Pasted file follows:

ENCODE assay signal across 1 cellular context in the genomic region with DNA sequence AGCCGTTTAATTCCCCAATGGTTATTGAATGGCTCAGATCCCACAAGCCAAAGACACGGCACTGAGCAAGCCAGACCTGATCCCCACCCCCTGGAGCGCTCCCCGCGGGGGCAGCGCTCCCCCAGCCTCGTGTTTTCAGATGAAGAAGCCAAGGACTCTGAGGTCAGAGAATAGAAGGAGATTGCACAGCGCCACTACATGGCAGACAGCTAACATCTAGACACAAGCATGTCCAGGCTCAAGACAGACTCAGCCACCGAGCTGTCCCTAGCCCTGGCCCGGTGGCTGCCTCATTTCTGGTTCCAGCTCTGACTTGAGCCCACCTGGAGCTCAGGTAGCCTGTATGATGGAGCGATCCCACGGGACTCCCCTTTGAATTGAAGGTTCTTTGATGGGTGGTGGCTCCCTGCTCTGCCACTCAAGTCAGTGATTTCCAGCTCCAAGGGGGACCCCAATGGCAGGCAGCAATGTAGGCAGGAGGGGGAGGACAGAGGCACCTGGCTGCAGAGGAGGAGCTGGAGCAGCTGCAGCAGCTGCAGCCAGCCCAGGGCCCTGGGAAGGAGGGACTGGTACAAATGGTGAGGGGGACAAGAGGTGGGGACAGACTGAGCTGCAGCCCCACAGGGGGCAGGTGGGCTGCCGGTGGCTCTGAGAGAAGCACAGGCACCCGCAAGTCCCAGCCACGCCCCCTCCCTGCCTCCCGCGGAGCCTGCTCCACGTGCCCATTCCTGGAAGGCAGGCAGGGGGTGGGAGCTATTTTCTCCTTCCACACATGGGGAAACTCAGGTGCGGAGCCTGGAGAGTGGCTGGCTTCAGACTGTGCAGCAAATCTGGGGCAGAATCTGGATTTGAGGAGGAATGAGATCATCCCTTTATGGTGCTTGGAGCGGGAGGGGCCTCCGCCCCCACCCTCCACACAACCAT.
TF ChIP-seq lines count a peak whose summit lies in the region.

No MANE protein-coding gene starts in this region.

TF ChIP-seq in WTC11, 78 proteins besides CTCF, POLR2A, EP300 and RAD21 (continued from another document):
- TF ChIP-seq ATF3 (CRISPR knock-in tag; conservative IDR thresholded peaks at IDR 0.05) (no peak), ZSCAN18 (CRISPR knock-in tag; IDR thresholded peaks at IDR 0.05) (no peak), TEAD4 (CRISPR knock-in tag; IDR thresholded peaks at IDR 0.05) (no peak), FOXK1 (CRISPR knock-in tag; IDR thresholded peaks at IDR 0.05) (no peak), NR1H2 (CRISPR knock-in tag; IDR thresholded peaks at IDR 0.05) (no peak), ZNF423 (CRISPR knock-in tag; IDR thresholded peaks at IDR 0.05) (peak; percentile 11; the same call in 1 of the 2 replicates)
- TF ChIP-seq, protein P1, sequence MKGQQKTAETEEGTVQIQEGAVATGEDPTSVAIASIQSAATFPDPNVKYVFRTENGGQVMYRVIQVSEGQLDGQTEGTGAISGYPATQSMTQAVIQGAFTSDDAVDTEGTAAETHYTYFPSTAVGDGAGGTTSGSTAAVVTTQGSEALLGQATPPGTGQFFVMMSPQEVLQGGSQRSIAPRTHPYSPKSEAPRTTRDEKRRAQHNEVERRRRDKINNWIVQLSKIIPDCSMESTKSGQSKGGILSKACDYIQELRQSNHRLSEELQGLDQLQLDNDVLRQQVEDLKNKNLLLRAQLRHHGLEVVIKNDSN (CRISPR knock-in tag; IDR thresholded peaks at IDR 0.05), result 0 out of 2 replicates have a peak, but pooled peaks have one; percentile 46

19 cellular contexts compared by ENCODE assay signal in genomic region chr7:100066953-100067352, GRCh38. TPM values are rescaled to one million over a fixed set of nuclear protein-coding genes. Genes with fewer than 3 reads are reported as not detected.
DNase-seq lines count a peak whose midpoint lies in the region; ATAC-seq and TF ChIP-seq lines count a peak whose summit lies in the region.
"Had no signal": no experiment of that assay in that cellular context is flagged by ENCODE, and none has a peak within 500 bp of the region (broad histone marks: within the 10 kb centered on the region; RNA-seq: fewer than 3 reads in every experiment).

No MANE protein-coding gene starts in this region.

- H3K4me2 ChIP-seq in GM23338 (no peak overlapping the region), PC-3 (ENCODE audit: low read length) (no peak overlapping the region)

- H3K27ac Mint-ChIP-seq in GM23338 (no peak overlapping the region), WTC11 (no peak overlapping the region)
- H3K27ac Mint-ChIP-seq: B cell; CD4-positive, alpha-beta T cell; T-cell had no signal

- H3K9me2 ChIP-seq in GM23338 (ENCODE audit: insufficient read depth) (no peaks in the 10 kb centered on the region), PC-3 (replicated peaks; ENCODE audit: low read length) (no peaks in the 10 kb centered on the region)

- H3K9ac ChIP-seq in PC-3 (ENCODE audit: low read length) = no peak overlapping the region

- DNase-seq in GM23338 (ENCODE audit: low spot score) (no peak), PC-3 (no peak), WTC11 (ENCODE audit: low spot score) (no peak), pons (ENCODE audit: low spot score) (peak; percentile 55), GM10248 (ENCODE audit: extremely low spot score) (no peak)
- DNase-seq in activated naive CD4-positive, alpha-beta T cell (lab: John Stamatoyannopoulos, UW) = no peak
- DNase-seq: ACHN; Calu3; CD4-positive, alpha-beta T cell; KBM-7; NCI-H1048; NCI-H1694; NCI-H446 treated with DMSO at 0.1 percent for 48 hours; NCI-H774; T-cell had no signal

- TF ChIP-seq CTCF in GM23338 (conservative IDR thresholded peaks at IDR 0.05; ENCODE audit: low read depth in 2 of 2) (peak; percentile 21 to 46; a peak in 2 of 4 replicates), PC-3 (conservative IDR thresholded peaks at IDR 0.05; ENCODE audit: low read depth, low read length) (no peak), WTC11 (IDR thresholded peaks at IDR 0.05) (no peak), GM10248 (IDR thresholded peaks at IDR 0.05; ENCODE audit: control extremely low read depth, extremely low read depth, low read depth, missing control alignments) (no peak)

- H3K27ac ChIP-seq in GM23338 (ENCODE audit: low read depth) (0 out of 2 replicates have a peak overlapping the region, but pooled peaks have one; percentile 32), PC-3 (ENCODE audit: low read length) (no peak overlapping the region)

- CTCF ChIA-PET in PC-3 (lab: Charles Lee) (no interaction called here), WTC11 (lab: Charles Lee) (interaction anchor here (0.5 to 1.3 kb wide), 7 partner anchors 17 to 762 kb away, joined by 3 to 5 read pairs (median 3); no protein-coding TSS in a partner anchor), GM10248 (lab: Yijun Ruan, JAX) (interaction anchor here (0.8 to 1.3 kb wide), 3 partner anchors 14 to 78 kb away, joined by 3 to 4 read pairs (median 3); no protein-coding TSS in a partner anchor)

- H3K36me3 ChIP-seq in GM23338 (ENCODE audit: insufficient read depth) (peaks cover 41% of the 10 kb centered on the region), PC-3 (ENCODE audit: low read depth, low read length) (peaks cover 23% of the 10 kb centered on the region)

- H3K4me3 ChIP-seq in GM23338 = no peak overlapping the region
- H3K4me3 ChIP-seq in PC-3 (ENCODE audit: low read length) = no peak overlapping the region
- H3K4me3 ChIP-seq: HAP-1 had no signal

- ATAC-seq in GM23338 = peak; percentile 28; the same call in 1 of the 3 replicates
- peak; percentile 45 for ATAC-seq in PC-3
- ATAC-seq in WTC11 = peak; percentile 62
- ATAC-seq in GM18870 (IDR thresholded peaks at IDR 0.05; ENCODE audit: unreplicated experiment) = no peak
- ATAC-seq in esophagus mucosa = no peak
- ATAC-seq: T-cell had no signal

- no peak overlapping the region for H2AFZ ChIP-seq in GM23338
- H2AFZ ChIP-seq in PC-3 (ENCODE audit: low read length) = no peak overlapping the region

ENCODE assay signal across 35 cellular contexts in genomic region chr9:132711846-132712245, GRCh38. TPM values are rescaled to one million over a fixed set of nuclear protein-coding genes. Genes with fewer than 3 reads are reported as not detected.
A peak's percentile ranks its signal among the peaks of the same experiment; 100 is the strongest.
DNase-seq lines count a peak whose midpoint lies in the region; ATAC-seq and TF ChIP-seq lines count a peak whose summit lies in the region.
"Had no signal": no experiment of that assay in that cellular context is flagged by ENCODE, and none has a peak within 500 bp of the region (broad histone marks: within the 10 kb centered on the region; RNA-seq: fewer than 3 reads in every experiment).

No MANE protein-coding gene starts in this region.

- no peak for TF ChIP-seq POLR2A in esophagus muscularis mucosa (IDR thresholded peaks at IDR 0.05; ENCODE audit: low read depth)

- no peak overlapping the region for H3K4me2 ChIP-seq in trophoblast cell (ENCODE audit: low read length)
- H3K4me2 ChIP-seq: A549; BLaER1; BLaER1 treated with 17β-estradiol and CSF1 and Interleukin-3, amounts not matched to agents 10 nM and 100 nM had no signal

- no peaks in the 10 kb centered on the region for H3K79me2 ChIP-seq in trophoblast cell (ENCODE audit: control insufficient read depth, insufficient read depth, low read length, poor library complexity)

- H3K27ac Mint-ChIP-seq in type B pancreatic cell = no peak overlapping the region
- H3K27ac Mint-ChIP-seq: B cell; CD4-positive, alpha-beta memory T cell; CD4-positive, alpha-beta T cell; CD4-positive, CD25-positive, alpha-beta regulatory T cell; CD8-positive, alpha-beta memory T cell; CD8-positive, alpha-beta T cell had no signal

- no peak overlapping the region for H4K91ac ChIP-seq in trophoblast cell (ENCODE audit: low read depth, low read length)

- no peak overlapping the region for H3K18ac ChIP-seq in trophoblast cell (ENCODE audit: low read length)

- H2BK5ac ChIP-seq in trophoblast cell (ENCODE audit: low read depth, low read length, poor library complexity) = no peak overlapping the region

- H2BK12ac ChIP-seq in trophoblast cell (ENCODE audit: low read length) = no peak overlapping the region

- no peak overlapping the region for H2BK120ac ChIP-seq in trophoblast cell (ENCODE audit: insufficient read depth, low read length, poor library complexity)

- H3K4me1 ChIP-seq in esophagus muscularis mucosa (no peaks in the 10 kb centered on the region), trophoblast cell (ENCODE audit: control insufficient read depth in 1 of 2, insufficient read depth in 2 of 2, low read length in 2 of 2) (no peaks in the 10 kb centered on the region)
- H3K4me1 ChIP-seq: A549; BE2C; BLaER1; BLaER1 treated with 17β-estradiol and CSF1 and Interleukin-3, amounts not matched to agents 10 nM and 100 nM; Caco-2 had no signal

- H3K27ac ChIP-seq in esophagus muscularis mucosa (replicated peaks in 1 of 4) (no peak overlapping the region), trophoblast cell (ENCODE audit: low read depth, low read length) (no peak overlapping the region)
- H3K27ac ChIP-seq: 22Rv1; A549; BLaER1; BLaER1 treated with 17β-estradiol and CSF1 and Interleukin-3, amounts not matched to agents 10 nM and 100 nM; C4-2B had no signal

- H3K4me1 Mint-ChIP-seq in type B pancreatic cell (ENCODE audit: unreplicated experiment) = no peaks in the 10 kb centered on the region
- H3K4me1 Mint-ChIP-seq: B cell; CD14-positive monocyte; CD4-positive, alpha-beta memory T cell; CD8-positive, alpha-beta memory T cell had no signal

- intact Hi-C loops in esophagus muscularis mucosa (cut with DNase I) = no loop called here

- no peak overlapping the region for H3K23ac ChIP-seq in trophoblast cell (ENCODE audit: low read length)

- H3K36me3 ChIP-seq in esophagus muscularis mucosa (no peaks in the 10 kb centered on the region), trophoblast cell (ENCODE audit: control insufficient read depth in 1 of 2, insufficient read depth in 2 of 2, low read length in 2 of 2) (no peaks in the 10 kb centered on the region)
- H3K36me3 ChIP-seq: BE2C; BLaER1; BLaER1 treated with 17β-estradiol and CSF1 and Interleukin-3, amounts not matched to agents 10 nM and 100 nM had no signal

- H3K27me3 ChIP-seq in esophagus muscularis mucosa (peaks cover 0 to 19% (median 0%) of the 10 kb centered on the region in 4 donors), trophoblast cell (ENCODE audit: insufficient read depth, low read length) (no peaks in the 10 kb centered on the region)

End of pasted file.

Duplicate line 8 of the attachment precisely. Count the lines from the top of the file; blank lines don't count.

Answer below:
DNase-seq lines count a peak whose midpoint lies in the region; ATAC-seq and TF ChIP-seq lines count a peak whose summit lies in the region.